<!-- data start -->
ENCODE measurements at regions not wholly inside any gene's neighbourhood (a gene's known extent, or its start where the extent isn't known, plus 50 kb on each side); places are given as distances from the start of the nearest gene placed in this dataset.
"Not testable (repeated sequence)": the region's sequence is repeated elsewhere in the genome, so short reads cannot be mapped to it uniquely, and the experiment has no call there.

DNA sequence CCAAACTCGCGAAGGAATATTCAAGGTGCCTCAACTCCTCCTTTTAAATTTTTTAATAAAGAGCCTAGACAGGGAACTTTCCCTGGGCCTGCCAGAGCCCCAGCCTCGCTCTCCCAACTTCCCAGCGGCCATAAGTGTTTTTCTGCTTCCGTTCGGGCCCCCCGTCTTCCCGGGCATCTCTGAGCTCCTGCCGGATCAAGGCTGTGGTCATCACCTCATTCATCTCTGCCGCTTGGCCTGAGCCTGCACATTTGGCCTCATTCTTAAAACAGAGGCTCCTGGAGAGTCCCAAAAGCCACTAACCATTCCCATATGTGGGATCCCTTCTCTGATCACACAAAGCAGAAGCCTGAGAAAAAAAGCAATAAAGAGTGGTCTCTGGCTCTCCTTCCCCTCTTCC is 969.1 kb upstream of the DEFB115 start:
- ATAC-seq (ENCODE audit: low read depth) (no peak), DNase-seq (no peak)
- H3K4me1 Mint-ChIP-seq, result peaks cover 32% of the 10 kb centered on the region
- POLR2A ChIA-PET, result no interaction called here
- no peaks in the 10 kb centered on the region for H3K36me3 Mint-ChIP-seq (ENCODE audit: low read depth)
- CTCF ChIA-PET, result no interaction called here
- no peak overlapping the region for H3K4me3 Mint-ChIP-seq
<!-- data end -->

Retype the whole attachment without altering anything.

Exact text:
ENCODE measurements at regions not wholly inside any gene's neighbourhood (a gene's known extent, or its start where the extent isn't known, plus 50 kb on each side); places are given as distances from the start of the nearest gene placed in this dataset.
"Not testable (repeated sequence)": the region's sequence is repeated elsewhere in the genome, so short reads cannot be mapped to it uniquely, and the experiment has no call there.

DNA sequence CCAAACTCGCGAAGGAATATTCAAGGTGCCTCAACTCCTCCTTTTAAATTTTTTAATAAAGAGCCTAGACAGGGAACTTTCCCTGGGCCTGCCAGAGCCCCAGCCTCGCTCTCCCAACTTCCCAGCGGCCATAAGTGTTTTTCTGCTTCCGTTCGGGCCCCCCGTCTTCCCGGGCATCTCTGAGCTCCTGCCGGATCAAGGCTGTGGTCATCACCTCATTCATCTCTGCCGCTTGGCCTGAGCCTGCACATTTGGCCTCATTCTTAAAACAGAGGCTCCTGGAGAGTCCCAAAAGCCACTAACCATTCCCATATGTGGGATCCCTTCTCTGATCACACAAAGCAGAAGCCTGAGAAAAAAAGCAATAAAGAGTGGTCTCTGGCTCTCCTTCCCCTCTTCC is 969.1 kb upstream of the DEFB115 start:
- ATAC-seq (ENCODE audit: low read depth) (no peak), DNase-seq (no peak)
- H3K4me1 Mint-ChIP-seq, result peaks cover 32% of the 10 kb centered on the region
- POLR2A ChIA-PET, result no interaction called here
- no peaks in the 10 kb centered on the region for H3K36me3 Mint-ChIP-seq (ENCODE audit: low read depth)
- CTCF ChIA-PET, result no interaction called here
- no peak overlapping the region for H3K4me3 Mint-ChIP-seq